The recent announcement by the Deputy Prime Minister of Kyrgyzstan, Dr. Djoomart Otorbaev, that the visa regime for entering the Kyrgyz Republic has been completely relaxed for 28 developed countries, is by all means good news and it is a step forward the facilitation of a better knowledge of Kyrgyzstan and the possibility to attract foreign investors. The list of countries exempted from submitting a letter of invitation and free to request a visa on arrival or departure or at any Kyrgyz Embassy without any prior formality include mostly all European countries in addition to USA and Canada, Australia, New Zealand and the Republic of Korea…
The liberalization of the visa regime has rectified a bureaucratic procedure that was an obstacle to the entrance to the country and was loudly demanded by all tourist agents and indeed one of the priority demands of the IBC (International Business Council) for Matrix I in 2001.
Although the liberalization was announced several times in the past it was never clearly implemented. Now it seems that the final act has been drawn and that visitors to the country, tourist or business men, may come to Kyrgyzstan at least for one month without additional formalities. It has taken two years to implement this request.
In the meantime Matrix II and Matrix III have come on stream and one can only hope that the many obstacles to be removed be it sooner than later will be implemented. Today the business community, mainly the members of IBC are questioning if the process of the Matrix is really useful to increase investment, and to attract new local and foreign investors…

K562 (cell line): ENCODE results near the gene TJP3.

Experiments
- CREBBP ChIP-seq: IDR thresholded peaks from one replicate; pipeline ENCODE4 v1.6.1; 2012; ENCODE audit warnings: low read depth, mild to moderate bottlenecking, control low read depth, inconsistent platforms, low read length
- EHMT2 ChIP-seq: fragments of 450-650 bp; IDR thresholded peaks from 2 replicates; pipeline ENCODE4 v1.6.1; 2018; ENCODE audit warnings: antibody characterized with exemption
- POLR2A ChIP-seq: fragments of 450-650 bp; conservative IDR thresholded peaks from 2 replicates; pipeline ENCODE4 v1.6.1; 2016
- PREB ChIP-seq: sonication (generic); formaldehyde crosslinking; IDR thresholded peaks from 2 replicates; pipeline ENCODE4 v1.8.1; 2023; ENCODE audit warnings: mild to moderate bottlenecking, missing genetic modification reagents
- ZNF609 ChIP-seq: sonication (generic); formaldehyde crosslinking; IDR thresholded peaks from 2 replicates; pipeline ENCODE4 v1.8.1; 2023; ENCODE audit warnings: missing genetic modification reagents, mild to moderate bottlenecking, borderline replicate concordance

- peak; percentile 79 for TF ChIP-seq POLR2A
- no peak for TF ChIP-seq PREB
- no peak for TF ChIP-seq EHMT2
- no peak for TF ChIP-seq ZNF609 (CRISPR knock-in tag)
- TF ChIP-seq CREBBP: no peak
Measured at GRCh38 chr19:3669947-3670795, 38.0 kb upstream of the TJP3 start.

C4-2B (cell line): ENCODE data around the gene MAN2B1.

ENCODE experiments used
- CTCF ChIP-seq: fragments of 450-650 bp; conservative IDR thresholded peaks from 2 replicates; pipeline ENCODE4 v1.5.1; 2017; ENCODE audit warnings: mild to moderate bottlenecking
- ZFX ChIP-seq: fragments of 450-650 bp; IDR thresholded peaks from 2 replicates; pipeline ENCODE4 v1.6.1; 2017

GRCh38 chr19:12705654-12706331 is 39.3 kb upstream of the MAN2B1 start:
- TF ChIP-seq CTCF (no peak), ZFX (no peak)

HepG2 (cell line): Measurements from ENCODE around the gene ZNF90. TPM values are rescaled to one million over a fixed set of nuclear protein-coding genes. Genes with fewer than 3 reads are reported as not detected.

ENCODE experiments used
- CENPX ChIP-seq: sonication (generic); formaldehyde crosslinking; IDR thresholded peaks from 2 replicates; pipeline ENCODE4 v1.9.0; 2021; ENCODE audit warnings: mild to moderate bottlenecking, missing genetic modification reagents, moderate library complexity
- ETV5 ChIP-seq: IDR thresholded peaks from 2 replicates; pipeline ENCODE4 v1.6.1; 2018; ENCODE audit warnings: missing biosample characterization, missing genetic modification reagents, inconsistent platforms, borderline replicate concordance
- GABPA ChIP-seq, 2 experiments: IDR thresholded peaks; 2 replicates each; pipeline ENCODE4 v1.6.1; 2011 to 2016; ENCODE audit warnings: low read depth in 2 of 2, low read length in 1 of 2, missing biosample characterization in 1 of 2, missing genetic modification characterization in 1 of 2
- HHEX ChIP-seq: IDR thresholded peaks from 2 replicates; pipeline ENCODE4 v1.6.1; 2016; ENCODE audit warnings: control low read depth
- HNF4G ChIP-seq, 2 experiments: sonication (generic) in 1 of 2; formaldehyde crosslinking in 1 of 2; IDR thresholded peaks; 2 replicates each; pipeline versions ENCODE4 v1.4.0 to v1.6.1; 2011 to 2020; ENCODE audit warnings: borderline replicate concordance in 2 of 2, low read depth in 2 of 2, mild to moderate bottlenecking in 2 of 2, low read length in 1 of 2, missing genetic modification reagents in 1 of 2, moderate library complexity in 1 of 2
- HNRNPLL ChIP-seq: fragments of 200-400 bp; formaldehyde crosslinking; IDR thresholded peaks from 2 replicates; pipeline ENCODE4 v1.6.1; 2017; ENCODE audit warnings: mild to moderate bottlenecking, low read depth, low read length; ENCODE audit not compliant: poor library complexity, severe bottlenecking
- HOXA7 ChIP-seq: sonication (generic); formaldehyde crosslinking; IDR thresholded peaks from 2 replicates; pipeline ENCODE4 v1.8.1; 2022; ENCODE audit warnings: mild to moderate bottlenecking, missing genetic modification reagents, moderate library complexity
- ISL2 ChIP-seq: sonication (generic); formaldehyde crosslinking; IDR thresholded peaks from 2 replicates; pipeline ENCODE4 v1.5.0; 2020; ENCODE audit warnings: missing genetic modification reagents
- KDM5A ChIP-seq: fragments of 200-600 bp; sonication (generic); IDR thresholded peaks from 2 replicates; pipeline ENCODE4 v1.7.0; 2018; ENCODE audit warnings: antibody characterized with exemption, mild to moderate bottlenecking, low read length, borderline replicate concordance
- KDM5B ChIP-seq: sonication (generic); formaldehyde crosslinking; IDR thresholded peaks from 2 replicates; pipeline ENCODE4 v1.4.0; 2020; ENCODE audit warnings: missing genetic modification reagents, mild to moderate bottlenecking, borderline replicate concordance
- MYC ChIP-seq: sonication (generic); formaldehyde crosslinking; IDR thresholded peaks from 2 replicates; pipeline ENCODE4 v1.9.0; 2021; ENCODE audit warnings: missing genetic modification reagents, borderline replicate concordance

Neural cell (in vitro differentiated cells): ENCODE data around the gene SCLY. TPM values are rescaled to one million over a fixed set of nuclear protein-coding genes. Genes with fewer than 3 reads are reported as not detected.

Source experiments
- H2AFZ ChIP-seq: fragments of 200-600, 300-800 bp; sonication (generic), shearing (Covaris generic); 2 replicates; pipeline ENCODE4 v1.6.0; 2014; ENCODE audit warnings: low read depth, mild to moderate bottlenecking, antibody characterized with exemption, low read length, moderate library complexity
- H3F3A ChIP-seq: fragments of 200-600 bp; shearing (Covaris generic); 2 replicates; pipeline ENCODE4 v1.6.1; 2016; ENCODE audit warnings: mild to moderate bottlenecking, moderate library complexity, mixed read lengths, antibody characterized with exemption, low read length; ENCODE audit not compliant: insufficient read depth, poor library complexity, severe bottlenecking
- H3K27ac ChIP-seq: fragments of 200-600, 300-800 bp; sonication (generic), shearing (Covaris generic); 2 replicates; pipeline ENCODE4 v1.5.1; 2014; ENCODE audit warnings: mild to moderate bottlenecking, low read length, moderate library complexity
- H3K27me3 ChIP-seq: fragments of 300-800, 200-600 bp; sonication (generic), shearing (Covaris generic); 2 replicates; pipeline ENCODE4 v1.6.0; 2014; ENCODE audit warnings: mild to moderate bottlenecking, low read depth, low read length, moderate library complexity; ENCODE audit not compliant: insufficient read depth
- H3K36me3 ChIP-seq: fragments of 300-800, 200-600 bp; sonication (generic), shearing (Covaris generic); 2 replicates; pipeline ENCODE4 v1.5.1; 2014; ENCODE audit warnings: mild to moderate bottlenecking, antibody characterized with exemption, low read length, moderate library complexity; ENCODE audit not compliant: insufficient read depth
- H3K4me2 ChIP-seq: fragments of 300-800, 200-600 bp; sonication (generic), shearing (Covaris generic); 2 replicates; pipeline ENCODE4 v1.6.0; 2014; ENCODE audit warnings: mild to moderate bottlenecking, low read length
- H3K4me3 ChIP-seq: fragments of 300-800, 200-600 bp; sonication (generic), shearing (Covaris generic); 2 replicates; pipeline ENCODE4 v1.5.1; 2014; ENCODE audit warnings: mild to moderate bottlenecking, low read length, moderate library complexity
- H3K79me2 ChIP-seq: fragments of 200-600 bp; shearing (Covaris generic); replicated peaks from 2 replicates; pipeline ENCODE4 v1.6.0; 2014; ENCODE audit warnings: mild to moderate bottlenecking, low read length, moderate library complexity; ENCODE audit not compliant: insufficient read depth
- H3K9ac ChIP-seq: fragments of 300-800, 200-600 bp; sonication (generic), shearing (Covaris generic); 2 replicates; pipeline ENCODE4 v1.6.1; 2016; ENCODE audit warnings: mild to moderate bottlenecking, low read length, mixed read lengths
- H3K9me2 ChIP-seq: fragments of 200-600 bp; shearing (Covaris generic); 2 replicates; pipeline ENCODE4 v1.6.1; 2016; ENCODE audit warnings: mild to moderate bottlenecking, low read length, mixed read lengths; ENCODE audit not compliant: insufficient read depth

No doubt that the Matrix has gone a long way in pointing out the numerous barriers that create obstacles and hinder the development of a better investment climate but all this did not yet succeed in the final scope of having more investors or making those that have already invested satisfied on the present behavior of various authorities.
Today the Secretariat for the attraction of foreign investment, under the Deputy Prime Minister, is actively working on several projects aimed at improving the investment climate. In its task the Secretariat is supported by USAID and IBC and there is no doubt that it is doing an exhaustive job in promoting the country and pointing out the numerous barriers. All of this is needed but cannot be considered enough if investment is to come. It has been recognized that if Kyrgyzstan wants to attract more investors the need to adopt a new investment policy and that such an approach needs the involvement of the public and private sectors.
For some unknown reason the private sector has been marginalized a]nd after two years, from the first Matrix, the system needs a general overhaul where a proper voice is assigned again to those of the investment community who know much more. If the Matrix should be developed from a simple list of obstacles to a more effective tool capable of creating the suitable investment attraction climate, the participation of the private sector is a must for its success.…Today more then before a clear policy that simplifies the system and eliminates the numerous abuses of power is a request that represent the very essence of the future development of the country if the intentions are to move forward.